continually undermined by conflicting emotions.
To achieve our desires and feel fulfilled, we need to suffer some pain. It is the ability to see
this pain in a positive way that will help us reach and fulfil our desires and give us happiness.
In the case of the language course, it is working with boring repetitive material; with the diet
it is the pain of being deprived of food we crave. If you think of the pain/pleasure relationship
in trading, you should consider the fundamental rule of trading: cut your losses and let your
profits run and you will see why the majority of investors find it so difficult.
Taking a loss, however small, is painful and ego deflating. It means an admission of being
wrong. Rather than take the loss, people hold on and hope that it will turn around and become
profitable, and therefore pleasurable. In the world of trading this very rarely happens - the
result is normally a bigger loss and greater pain. Similarly, when we see a profit in the
market, the pleasure we derive from this means that most investors take it before it has the
chance to turn around and cause pain. To be successful, it is clear that one needs to be able to
positively accept short-term pain to reach our ultimate goals and desires.
“Let me tell you the secret that has led me to my goal: my strength lies solely in my tenacity.” --L. Pasteur
To achieve positive motivation you need to set clear, long-term goals and motivate yourself
towards them. An acceptance of short-term pain, therefore, is inevitable. If you make a
complete honest commitment on what you want from life, why you want it, and how you
intend to fulfil your desires and goals, this personal honesty will release you from the
pain/pleasure paradox that most investors suffer from.
I have worked in several commodity brokerages, introducing accounts, and now write books
and newsletters in addition to running my own commodity brokerage. I have probably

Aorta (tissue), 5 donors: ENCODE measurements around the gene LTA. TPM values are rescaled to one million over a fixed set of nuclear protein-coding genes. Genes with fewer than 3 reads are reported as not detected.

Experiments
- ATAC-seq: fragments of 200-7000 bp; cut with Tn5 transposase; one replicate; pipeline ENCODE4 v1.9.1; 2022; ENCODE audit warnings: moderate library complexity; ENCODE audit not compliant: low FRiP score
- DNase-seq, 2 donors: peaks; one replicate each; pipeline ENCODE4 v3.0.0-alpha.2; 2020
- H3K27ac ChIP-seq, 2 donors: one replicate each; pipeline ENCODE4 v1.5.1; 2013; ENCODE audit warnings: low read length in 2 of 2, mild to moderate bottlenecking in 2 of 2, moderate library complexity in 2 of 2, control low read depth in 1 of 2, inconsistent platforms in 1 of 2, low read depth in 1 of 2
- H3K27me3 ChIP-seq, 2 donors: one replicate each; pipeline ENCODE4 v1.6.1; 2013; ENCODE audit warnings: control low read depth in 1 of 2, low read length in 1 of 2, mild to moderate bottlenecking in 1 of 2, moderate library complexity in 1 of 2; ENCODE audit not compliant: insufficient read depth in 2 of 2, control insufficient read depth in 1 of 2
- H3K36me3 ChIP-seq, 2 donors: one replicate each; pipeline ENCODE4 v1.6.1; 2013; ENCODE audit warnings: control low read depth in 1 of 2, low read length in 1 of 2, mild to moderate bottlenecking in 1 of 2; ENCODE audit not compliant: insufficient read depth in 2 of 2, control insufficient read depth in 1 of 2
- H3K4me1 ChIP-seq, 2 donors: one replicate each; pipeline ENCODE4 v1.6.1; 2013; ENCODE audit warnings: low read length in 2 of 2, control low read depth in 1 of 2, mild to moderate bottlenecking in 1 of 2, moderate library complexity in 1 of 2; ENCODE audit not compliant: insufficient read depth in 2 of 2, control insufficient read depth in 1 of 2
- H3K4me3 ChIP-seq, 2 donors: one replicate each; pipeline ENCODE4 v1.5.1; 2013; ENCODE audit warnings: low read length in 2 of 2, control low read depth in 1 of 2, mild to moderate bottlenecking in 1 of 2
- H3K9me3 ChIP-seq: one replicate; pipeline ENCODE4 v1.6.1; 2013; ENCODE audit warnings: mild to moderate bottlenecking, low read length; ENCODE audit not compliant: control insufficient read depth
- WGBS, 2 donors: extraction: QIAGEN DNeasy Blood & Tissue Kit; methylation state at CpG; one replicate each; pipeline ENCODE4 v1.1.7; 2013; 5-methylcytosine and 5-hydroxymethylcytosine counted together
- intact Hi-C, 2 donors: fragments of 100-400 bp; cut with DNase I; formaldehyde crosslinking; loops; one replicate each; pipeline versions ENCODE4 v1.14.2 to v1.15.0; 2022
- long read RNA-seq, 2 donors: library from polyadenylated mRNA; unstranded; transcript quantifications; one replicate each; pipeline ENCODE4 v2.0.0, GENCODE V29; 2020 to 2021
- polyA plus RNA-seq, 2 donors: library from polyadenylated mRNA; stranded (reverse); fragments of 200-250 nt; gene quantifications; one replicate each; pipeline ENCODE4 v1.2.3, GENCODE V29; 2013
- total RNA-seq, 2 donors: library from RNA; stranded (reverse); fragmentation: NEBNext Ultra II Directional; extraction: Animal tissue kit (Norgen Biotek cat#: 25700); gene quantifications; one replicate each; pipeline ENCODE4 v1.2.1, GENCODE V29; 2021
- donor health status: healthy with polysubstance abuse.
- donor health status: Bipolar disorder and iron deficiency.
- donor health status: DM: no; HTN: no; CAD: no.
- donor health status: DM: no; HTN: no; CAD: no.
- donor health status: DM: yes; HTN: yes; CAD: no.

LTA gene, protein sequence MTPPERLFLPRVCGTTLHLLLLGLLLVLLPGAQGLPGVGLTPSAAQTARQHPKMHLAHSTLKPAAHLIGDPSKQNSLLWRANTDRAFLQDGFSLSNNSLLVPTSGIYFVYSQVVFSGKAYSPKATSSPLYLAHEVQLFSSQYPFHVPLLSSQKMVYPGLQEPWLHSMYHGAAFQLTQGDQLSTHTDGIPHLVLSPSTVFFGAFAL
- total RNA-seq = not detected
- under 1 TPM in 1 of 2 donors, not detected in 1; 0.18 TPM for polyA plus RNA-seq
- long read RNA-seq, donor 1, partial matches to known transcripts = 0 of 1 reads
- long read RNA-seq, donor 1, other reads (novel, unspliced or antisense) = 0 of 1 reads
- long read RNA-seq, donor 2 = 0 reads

introduced around 6,000 investors to trading over the years, and have encountered a broad
cross-section of investors. In his book “Beyond the Investors Quotient” J. Bernstein puts the
investors he has come across into categories. I have done a similar exercise below, and tried
to put investors into six main categories. They are not etched in stone and some categories
The Universe is governed by law There is a huge marketing campaign in futures trading
based around Holy Grail systems that are able to accurately predict future price movement
based upon scientific law. They normally claim fantastic results and yet will only cost you a
few hundred dollars.
Many systems are based around investors who are dead, and two of the most famous are R.
Prechter and W.D. Gann. These two are promoted by a number of books, courses and
software companies as two of the most successful investors of all time. The fact that they are
dead means that they cannot answer some basic questions like if they were so good at
predicting price movements, why did they not make much money? The reality is, Prechter
died a pauper and W.D. Gann, who allegedly amassed a $50 million fortune, had to sell
courses and books, as he could not support his family by trading. When he died, his estate
was valued at a modest $100,000. You will see all types of scientific systems, many are based
on astrology - how accurate are they - probably as accurate as your horoscope. It amazes me
how people fall for this hype. Clients who fall for sure fire systems vary from highly
intelligent traders to newcomers. Alas, they don’t last long, normally the first couple of trades
shatter the illusion and it’s back to the reality of working for a living. There are some good
mechanical systems around however. Just like any good trader, they suffer periods of